Science can be considered a process of knowing and challenging ideas or theories, as well as investigating or exploring theories. Historically, science has been directed by empiricists. Empiricists use logic to address problems through observations or laws, in which they can contest and dismiss. Therefore, traditionally, empiricists ignored any inquiries into nursing because it was not logical within scientific parameters; however, with the emergence of technology, such as computer databases, nursing science resulted in new methods for analyzing data. With this advancement the theory of nursing knowledge and practice developed into what is known as the Theory of Nursing Knowledge/Wisdom and Nursing Praxis. (Kalofissudis, 2007)
An example of implementing the Theory of Nursing Knowledge and Praxis was observed in study conducted by McAndrew and Warner (2005) in order to help mental health practitioners understand and respond more efficiently and effectively to cases involving women who self-harm. In this case, the study emphasized the need for methodology using empiricism, experience with existing knowledge, and cultural knowledge in regard to women. The purpose of the study was to implement the idea of using a psychoanalytic theory as an alternative to helping women who use self harm without automatically labeling the patient with a psychiatric diagnosis. Traditionally, a patient performing self-harm was correlated with a borderline personality disorder; however, there is much debate on the link between self-harm and borderline personality disorder because other factors, such as traumatic experiences or social experiences are not considered. Therefore, using an analytical approach with empiricisms thinking can help health practitioners understand and treat patients more effectively. (McAndrew and Waner, 2005)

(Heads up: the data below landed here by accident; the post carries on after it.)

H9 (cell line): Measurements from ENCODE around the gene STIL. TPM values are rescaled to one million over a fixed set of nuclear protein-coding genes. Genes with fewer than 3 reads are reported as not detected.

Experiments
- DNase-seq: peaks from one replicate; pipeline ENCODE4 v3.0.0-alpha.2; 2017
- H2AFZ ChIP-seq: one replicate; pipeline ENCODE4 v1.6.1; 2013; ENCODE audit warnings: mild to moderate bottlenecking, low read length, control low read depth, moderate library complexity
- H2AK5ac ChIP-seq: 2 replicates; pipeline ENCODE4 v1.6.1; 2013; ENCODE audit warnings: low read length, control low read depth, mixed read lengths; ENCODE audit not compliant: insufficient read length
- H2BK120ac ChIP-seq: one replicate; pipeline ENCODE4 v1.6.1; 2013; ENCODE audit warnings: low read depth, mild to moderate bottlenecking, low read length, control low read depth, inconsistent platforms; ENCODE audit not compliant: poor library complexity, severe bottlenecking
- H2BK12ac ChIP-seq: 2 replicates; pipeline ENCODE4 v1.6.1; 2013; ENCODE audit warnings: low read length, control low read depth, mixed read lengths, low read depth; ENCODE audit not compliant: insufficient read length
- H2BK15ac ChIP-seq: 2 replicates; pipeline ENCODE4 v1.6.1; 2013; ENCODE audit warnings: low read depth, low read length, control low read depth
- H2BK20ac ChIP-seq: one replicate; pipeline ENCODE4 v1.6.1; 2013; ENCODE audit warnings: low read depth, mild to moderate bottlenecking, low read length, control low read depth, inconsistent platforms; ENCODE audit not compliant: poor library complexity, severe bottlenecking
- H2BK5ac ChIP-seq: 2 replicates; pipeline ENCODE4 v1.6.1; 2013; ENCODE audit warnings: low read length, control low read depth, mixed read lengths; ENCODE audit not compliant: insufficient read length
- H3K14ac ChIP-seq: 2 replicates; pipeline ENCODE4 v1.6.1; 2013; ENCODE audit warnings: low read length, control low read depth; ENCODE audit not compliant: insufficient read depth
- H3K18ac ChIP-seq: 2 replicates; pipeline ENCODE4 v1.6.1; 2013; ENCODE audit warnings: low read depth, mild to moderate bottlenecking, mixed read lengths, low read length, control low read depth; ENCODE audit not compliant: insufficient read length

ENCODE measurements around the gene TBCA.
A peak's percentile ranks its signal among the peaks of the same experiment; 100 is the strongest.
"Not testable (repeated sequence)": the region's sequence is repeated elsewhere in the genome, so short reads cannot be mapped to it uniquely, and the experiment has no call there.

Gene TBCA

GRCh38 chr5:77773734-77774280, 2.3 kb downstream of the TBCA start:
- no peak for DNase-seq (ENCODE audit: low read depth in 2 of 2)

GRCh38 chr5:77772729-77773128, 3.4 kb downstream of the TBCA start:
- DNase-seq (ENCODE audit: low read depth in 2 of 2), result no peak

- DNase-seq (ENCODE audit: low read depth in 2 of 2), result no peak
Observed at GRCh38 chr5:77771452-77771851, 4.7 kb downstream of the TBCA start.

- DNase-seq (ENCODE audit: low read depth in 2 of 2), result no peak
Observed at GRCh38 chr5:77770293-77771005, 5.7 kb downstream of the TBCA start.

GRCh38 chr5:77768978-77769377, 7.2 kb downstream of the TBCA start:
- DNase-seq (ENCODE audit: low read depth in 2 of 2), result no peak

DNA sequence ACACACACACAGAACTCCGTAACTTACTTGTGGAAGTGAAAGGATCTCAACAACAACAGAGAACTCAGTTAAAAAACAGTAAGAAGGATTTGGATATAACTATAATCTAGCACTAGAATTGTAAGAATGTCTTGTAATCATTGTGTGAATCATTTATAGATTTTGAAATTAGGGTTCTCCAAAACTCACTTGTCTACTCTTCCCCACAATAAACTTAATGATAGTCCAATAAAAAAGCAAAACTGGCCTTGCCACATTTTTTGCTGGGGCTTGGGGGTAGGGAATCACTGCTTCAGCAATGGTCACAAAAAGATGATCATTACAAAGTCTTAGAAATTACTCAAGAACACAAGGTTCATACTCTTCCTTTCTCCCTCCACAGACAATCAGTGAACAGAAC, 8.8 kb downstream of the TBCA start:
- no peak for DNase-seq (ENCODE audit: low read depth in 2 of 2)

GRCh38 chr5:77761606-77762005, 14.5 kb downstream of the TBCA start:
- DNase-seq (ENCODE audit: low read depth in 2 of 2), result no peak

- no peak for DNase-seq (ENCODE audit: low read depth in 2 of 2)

Empirical influence is important in the development of nursing praxis and further research is necessary in order to transition nurses into applying their knowledge of nursing and using an empirical scientific approach. The most likely efficient approach would be directly using these approaches while taking care and diagnosing patients.
Kalofissudis, I. RN, MBA, MSc. (2007 ). The Theory of Nursing Knowledge. Health Science Journal. 4:4. http://www.hsj.gr/volume1/issue4/editorialkalof.pdf
McAndrew, S. and Warne, T. (2005). Cutting across boundaries: A case study using feminist praxis to understand the meanings of self-harm. International Journal of Mental Health Nursing. 14, 172–180